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Given a finite simple group $G$, we can consider the quasisimple extensions $\tilde G$ of $G$, that is to say central extensions which remain perfect. Some basic group cohomology (based on the standard trick of averaging a cocycle to try to make it into a coboundary) shows that up to isomorphism, there are only finitely many such quasisimple extensions, and they are all quotients of a maximal quasisimple extension, which is known as the universal cover of $G$, and is an extension of $G$ by a finite abelian group known as the Schur multiplier $H^2(G,{\bf C}^\times)$ of $G$ (or maybe it would be slightly more accurate to say that it is the Pontryagian dual of the Schur multiplier, although up to isomorphism the two groups coincide).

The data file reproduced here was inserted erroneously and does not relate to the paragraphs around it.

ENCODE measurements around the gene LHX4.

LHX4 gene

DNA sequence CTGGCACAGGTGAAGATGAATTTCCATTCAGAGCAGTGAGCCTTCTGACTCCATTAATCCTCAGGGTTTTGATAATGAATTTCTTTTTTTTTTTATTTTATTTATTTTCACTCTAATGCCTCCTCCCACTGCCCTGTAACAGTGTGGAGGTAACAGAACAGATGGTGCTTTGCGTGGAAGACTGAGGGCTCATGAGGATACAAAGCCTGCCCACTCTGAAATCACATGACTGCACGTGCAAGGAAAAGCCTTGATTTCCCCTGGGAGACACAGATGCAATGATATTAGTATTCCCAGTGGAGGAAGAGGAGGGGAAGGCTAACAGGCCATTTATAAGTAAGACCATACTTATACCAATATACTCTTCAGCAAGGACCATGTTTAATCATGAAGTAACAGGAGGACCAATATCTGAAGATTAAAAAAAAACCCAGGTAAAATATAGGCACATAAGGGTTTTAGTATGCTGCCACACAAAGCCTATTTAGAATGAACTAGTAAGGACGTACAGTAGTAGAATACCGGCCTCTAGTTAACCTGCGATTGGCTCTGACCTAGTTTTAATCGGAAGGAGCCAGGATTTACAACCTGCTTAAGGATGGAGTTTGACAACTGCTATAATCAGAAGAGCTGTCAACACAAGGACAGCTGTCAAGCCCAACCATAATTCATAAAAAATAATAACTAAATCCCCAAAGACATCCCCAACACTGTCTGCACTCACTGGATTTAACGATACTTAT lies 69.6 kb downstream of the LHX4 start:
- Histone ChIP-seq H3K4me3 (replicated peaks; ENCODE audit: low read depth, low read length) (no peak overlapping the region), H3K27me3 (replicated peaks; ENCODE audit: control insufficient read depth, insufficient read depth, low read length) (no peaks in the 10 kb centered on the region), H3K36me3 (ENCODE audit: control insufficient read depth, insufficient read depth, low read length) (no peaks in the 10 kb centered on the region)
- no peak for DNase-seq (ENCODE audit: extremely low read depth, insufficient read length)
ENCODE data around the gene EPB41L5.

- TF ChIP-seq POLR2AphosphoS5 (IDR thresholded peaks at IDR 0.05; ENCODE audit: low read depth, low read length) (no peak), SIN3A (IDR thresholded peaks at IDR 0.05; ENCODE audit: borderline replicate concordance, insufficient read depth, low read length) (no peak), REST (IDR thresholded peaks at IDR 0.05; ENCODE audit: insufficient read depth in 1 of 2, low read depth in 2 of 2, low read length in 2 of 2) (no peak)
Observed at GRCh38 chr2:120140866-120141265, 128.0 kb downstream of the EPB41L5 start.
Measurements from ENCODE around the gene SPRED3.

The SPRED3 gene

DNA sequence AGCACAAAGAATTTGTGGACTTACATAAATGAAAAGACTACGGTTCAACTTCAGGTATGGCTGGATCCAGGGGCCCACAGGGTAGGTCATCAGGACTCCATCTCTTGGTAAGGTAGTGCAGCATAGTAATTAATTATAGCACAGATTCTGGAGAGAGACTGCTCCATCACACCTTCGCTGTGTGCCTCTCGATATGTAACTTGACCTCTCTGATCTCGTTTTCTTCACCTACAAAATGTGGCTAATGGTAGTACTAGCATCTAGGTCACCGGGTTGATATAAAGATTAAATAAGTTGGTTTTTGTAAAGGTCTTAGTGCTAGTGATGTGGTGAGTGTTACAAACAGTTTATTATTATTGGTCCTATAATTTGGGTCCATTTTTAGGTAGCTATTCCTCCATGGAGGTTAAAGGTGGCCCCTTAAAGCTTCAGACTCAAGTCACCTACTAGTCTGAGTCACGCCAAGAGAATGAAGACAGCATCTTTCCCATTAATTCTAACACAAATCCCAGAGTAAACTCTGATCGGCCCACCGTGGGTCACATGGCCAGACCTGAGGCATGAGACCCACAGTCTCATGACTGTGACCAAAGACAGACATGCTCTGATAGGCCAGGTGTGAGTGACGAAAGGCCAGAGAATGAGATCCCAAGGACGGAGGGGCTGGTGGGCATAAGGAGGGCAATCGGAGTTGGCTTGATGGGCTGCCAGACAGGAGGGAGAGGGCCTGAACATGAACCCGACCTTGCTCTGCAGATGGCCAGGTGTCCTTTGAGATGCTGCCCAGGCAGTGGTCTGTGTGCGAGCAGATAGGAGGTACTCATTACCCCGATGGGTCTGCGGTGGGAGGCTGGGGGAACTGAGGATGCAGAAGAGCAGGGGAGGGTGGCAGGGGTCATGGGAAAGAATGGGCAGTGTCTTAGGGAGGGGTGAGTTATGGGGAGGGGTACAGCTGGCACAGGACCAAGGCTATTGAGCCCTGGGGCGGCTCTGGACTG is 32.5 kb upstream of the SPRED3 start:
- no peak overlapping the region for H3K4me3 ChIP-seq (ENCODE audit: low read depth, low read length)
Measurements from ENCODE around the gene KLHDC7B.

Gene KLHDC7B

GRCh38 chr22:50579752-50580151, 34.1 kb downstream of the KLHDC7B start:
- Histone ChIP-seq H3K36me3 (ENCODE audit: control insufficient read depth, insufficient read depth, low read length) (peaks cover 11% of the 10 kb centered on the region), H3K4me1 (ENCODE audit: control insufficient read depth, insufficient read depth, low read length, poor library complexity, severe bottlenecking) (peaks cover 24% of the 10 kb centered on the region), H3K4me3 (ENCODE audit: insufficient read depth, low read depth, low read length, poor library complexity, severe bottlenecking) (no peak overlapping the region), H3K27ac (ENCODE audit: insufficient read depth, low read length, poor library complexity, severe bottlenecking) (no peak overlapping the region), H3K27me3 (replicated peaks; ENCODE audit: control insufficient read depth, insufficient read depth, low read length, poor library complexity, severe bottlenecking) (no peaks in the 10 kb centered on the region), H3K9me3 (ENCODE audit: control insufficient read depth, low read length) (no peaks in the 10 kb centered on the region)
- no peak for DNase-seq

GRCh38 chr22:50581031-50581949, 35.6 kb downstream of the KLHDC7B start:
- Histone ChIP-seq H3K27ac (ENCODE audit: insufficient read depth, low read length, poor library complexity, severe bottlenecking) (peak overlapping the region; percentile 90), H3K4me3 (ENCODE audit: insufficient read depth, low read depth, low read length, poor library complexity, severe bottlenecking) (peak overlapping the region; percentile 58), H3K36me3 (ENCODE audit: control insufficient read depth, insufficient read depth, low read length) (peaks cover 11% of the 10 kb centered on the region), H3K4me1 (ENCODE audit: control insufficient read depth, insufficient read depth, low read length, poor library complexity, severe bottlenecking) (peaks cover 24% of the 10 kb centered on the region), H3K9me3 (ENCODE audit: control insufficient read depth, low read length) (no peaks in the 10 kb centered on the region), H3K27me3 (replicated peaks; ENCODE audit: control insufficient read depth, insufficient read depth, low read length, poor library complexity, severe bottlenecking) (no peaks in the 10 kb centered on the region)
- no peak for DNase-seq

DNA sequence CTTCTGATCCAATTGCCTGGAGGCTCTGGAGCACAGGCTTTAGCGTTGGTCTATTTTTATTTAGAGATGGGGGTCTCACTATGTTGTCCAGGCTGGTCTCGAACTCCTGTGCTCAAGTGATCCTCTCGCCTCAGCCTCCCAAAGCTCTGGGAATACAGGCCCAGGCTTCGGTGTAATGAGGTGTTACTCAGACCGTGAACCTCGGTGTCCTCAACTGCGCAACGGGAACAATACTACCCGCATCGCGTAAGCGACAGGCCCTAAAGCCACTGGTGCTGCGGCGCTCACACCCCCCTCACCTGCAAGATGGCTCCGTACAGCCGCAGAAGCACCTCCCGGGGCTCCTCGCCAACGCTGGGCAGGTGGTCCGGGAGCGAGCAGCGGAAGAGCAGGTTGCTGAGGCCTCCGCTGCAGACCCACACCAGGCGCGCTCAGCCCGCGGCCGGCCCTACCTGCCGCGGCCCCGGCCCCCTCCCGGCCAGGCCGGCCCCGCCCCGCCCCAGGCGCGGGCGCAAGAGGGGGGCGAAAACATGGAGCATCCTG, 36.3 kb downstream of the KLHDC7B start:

On going through the list of finite simple groups it is striking to me how small the Schur multipliers are for all of them; with the exception of the projective special linear groups $A_{n-1}(q)=PSL_n({\bf F}_q)$ and the projective special unitary groups ${}^2 A_{n-1}(q^2) = PSU_n({\bf F}_q)$, all other finite simple groups have Schur multiplier of order no larger than 12, and even the projective special linear and special unitary groups of rank $n-1$ do not have Schur multiplier of size larger than $n$ (other than a finite number of small exceptional cases, but even there the largest Schur multiplier size is 48). In particular, in all cases the Schur multiplier is much smaller than the order of the group itself (indeed it is always of order $O(\sqrt{\frac{\log|G|}{\log\log|G|}})$). For comparison, the standard proof of the finiteness of the Schur multiplier (based on showing that every $C^\times$-valued cocycle on $G$ is cohomologous to $|G|^{th}$ roots of unity) only gives the terrible upper bound of $|G|^{|G|}$ for the order of the multiplier.